MLT: How well do local restaurants educate consumers on beer-and-food pairings?
LB: I think it varies a lot, unfortunately, although it’s come a long way. The best places to go, still, are brewpubs—Iron Hill, in particular, does a great job—and a few specialty restaurants like Teresa’s Next Door and Monk’s Cafe. Actually, I’m very impressed by Iron Hill’s server training, the coordination between chefs and brewers, and the constant parade of beer-and-food pairings on the menu.
MLT: Can I twist your arm for your current top five?
LB: Sure, as long as I can make the caveat that these are unranked. Local beers: Sly Fox’s O’Reilly’s Stout, Victory’s Yakima Twilight, Iron Hill’s Pig Iron Porter, Stoudt’s Pils, and Rock Bottom’s Prussia’s Pride IPA. (An aside here: Rock Bottom’s Brian McConnell may be the most underappreciated brewer in the area. He’s awesome). Local beer bars, on a combination of beer selection and “bar-ness”: Monk’s Cafe, Teresa’s Next Door, Memphis Taproom, Drafting Room in Exton, and Standard Tap.
MLT: How should a newbie attack Philly Beer Week?
LB: Dive in. There are some big events like the opening fest, the real ale fest, and the big craft beer fest: pick one and enjoy the crowd. But get some of the smaller events, too: the meet-the-brewer nights at various places, events that focus on one particular type of beer or brewing area, and the beer dinners. That’s where you’ve got the chance to learn something about the beverage we all love so much, and that will make the enjoyment that much more rich for you. The more you know, they say, the better it tastes—because you know what to look for.
MLT: What’s the best local brew for the buck?
LB: Not really that local, but in eastern Pennsylvania: The Lion’s [Wilkes-Barre] Stegmaier seasonals have been excellent value for the money. Local, local? I’d probably say Philadelphia Brewing’s Kenzinger.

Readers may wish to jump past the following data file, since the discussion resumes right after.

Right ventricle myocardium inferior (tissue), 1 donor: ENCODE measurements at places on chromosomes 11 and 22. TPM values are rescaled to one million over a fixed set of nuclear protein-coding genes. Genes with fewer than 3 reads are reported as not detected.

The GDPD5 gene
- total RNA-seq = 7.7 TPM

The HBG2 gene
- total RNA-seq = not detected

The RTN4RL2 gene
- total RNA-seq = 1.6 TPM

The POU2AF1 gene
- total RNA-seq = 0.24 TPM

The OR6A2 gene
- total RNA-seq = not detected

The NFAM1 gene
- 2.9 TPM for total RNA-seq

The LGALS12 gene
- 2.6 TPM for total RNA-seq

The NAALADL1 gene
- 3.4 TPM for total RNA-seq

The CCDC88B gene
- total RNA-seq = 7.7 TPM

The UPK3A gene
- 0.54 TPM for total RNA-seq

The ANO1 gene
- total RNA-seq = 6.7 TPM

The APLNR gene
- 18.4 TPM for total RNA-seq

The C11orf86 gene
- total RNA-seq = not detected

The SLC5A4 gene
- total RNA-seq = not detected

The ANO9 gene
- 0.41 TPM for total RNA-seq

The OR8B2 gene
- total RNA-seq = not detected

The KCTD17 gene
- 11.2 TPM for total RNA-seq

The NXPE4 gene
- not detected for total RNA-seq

MLT: How does Philly rate against other cities?
LB: Oh, right up there. There’s been a lot of trash-talking about this since we made “America’s Best Beer-Drinking City,” and if you define it on those terms, I think we’re definitely top five. The variety is incredible, and there are some great beer bars in the area—and more opening all the time. But look: We’re the sixth largest city in the U.S., and our brewpub rate is pathetic. The ones we have are great, and I’d stack them up against anywhere, but there are so few for [Philadelphia’s] size! There are huge areas of the city—North Philly, the Northeast, West Philly—where it’s hard or impossible to find anything but the national brands and Yuengling. We’ve still got plenty of work to do. More brewpubs, people!
MLT: How hard is it for local brewers to create distinguishing craft brews?
LB: I think the brewers that’ve been around for 10 years or more are developing that “distinguishing difference.” Sly Fox is good craft beer in cans. Victory is very well-executed beers in a slightly tweaked classic style. Dogfish Head is innovative; they’ve got a national rep for that. Stoudt’s has rock-solid traditional beers. Iron Hill does very well on the big beers. Yards is making mostly English ales. Philadelphia Brewing makes solid, almost blue-collar craft beers.
MLT: How can the city attract more microbreweries?
LB: Philly’s been paying more attention to the outside [for a long time]. I think a lot of the problem stems from the loud collapse of three major micros within months of each other: Red Bell, Independence and Poor Henry’s. The companies failed from business problems, but all people saw was “that microbrew stuff” failing to stay alive. It hurt things—a lot. I think we’re coming out of that, and we should see some more brewpubs, assuming the economy comes around.
MLT: How well does the city export its homemade brews?
LB: There’s a lot of that going on already, and it’s only going to get better. But I think what our area breweries should be doing is taking a tip from Pennsylvania’s big-dog brewery, Yuengling, and digging deeper into their own back yard—[there’s] plenty of market here in the Delaware Valley, if you just get out there and sell it. Because, believe me, once Boston Beer gets that big Sam Adams plant outside of Allentown fully cranked up, we’re going to be knee-deep in the stuff, and they make good beer. The time to strengthen your local position is now.